Championing for child victims and their protective parents | a 501(c)3 nonprofit

Parents Who Undermine the Rescue of Their Own Children

On occasion the Foundation for Child Victims of the Family Courts has been faced with witheringly disappointing experiences in situations of parents who present notorious cases of child abuse where children are gravely at risk. They are accepted as clients of the Foundation and are fully aware of our parameters for engagement and for ongoing work. Their initial statements of enthusiasm and desire to work with us are clear and documented in their written acceptance in their applications to become clients.

In one case, a mother of several children who were subjects of reunification therapy with threats and demands on a level of abuse that has rarely been seen, stated that she was in lockstep with us and was prepared to confront the abuses of the program to which she referred. She is the disappointing epitome of a parent who quit trying to help her children when rescue was within reach. Powerful complaints and legal motions were prepared with superb documentation of the heinous abuse to which the children had been subject in the marriage and at the hands of the perpetrator and then also the spokesman for the perpetrator in the therapy. But at the last moment, motions that should have been filed that were expected to free the children from the perpetrator and the program were not filed. And they were not filed because the parent simply decided not to file them, without explanation or excuse. The consequences of her action were horrendous, and there was nothing we could do about it.

it is true that ultimately parents are the only ones who can rescue their children. However, they need help from those who understand the court system. They reach out to us and give us the authority to help them. But when they become competitive with us and forget that we have the legal and psychological and forensic expertise to facilitate a plan of action to rescue children, when they begin to compete with us, refusing to implement the plan that they paid for and hired us to create, they destroy the prospect for rescue of their children.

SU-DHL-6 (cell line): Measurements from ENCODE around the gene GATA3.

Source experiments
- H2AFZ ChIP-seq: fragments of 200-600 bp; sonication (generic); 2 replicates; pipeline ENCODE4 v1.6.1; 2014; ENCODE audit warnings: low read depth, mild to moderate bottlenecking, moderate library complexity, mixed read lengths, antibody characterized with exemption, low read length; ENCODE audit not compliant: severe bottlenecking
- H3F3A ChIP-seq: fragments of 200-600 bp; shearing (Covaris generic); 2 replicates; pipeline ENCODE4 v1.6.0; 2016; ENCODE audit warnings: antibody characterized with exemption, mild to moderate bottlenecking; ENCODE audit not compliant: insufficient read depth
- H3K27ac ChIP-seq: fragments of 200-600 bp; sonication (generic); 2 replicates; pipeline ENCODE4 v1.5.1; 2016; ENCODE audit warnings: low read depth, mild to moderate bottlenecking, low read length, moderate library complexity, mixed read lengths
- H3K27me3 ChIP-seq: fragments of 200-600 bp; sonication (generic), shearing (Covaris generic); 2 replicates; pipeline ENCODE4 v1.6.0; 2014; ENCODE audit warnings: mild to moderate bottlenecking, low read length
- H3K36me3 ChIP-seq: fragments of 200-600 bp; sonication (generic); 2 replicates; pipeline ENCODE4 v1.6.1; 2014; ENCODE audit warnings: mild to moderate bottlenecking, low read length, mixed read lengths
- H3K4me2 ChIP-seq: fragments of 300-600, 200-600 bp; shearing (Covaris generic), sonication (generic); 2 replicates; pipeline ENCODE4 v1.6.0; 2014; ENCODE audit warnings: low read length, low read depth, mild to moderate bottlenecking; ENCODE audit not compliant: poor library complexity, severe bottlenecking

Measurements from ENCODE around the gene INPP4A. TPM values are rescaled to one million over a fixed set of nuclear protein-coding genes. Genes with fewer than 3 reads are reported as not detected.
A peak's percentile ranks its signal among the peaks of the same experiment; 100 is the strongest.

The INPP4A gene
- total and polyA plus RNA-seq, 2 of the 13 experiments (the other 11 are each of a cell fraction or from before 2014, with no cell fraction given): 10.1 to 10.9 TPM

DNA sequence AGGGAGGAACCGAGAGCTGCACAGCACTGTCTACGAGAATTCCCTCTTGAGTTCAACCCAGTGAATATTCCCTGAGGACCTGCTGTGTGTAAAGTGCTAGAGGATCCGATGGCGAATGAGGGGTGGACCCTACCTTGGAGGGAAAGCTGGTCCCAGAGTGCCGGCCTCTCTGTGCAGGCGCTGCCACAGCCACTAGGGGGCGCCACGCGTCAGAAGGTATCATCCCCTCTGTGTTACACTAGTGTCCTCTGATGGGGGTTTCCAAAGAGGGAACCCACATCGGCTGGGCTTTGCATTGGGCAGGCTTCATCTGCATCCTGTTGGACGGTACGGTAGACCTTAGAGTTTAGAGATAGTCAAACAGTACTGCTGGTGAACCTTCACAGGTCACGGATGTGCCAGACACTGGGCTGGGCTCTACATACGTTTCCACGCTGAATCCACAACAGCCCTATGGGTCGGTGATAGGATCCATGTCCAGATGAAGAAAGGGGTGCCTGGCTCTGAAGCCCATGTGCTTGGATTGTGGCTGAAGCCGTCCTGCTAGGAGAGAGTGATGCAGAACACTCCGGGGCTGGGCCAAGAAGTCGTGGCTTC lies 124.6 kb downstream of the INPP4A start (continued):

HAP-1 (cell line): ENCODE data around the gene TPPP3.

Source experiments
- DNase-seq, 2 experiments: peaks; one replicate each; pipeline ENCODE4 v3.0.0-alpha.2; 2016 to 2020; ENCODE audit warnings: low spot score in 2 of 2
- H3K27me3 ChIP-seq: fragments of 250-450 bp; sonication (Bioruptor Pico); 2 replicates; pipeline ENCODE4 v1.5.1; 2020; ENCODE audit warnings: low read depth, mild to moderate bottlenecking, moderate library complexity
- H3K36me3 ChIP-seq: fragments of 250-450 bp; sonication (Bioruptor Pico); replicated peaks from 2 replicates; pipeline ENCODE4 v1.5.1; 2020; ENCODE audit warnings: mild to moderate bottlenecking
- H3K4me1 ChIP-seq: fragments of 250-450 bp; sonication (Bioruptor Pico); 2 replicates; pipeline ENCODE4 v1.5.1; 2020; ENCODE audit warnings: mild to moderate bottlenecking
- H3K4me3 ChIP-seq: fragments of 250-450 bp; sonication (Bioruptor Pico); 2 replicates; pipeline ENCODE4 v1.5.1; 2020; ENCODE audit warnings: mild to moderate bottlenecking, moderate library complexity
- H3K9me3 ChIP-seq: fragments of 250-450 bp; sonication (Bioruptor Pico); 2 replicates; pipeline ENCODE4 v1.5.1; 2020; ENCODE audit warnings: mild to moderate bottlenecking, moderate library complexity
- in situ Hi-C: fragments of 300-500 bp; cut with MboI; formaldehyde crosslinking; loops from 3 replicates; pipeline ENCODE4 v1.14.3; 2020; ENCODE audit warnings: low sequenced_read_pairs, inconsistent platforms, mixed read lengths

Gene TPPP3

Some cases with very significant challenges can still be combatted through legal action, with legal documentation and a plan for confrontation. But if the parent refuses to file the motions, complaints, damages, and actions that are necessary to move the process along to free the children, then our hands are tied and there is nothing that we can do.

Sometimes a parent demands action that is  contrary to action that needs to be taken; in fact, that action will compromise the necessary legal action. Sometimes the parent takes steps outside of the work of the Foundation, for example, releasing confidential information into the public arena that will damage the case and works contrary to the legal and forensic psychiatric team. This too is a road to disaster. The concept “I have to do it my way” is a function of a parental psyche that is enmeshed someplace between guilt and arrogance, toward the destruction of themselves and their children.

While we try to anticipate taking on such clients, over the years there have been a small number of unforgettable cases that inform the decisions we make moving forward, to avoid taking on clients who may destroy the work that we have done to rescue children and have in fact destroyed their own efforts, funding, and personal legacy.







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